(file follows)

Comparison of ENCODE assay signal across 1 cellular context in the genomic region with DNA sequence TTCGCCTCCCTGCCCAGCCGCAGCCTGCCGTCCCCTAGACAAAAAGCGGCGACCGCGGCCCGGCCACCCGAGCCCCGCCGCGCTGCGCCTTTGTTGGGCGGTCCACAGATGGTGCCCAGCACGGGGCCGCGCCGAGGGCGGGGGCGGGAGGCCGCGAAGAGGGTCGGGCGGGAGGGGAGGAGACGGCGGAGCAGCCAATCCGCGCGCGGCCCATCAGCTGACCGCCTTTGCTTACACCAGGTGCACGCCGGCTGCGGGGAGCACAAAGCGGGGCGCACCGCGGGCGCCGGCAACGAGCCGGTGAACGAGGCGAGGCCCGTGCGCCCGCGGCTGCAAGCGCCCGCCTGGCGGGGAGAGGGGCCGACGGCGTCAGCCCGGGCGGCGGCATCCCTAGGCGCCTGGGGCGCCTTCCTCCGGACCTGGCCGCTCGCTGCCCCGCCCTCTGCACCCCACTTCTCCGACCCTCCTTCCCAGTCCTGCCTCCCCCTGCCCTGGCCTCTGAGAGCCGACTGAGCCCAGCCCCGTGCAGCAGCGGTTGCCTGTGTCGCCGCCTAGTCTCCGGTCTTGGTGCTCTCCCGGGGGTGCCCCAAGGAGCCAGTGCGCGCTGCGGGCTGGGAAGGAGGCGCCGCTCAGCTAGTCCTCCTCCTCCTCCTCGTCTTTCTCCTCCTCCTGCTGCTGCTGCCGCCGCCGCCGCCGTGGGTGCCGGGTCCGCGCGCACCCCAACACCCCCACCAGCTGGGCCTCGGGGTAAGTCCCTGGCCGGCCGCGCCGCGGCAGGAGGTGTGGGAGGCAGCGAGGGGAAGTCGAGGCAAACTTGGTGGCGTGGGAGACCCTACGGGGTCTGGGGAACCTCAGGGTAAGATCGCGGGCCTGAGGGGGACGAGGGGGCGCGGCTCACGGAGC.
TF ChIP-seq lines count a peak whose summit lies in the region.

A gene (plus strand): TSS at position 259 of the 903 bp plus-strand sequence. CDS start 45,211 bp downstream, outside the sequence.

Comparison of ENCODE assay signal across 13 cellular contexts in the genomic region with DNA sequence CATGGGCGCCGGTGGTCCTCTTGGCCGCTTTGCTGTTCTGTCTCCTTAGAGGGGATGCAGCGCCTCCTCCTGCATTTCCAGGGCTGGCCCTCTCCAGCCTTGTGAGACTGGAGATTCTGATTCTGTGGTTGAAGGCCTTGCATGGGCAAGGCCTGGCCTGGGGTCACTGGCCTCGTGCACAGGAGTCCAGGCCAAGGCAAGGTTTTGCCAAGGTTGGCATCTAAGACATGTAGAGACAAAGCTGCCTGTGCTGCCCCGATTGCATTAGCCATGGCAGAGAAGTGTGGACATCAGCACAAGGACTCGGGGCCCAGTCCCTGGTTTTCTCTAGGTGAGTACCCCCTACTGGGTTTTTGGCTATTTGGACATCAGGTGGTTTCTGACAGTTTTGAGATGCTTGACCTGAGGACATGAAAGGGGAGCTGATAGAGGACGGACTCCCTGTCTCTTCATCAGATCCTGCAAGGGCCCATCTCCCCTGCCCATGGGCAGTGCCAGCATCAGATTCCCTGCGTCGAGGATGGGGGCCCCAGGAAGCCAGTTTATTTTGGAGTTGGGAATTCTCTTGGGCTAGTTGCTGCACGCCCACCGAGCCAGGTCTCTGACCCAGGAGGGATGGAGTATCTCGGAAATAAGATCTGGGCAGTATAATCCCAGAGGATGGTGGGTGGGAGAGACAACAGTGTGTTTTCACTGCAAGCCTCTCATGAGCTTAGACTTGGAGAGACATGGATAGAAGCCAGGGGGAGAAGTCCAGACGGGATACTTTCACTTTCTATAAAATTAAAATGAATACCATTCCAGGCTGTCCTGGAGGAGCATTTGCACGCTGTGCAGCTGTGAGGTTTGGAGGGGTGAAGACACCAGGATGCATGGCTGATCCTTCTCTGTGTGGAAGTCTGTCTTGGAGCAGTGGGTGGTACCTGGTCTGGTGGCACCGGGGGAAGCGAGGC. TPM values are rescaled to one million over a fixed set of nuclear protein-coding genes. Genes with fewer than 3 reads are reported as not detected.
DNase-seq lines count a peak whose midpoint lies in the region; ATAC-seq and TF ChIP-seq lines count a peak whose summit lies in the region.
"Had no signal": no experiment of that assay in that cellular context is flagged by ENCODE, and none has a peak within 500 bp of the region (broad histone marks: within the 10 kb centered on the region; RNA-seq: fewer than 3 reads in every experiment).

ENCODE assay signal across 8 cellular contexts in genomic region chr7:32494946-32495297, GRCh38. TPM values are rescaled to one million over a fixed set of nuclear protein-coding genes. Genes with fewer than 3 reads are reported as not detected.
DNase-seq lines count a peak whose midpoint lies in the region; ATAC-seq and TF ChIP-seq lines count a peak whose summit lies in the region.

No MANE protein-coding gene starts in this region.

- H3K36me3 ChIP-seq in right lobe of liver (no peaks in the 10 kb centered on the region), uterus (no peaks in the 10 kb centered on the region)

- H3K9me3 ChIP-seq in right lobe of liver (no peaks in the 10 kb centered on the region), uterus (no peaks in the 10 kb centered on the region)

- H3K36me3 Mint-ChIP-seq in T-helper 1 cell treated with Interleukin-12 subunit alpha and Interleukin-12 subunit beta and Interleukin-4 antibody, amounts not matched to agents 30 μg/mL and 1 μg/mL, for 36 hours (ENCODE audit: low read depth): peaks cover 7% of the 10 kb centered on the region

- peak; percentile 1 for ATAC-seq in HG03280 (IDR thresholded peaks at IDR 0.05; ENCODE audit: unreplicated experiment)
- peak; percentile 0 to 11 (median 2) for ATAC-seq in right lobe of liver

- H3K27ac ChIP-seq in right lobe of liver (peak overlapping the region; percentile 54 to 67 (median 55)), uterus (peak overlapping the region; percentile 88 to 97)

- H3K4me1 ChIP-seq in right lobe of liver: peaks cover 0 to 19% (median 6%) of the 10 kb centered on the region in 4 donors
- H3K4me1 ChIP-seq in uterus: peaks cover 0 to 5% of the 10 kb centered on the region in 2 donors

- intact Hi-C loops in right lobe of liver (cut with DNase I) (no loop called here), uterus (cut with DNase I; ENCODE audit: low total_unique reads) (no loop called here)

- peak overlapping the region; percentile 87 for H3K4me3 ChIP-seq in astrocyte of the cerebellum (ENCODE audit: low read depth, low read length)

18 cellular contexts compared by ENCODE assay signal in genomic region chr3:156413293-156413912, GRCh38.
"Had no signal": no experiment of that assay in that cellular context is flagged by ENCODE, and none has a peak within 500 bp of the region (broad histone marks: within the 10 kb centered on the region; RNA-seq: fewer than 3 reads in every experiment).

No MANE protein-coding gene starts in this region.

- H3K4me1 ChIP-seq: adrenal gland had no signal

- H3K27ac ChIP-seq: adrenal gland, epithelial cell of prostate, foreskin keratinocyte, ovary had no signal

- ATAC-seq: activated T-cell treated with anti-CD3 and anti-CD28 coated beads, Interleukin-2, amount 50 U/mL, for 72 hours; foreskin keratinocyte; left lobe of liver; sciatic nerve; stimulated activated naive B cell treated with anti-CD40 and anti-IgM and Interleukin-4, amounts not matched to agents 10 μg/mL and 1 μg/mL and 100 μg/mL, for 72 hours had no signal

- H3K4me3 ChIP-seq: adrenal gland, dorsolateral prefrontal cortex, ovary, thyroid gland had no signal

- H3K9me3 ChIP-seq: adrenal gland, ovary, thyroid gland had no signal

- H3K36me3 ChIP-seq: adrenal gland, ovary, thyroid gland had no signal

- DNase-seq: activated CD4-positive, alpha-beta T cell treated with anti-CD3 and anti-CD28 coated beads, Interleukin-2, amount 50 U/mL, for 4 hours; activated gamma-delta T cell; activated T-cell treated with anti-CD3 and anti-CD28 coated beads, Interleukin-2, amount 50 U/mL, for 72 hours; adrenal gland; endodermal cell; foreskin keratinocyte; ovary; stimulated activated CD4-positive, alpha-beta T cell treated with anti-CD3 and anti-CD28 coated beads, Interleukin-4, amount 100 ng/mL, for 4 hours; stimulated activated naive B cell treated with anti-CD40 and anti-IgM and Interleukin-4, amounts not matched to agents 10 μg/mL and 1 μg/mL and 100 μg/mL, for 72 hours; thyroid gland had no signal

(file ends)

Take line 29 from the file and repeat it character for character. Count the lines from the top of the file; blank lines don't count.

- DNase-seq: activated CD4-positive, alpha-beta T cell treated with anti-CD3 and anti-CD28 coated beads, Interleukin-2, amount 50 U/mL, for 4 hours; activated gamma-delta T cell; activated T-cell treated with anti-CD3 and anti-CD28 coated beads, Interleukin-2, amount 50 U/mL, for 72 hours; adrenal gland; endodermal cell; foreskin keratinocyte; ovary; stimulated activated CD4-positive, alpha-beta T cell treated with anti-CD3 and anti-CD28 coated beads, Interleukin-4, amount 100 ng/mL, for 4 hours; stimulated activated naive B cell treated with anti-CD40 and anti-IgM and Interleukin-4, amounts not matched to agents 10 μg/mL and 1 μg/mL and 100 μg/mL, for 72 hours; thyroid gland had no signal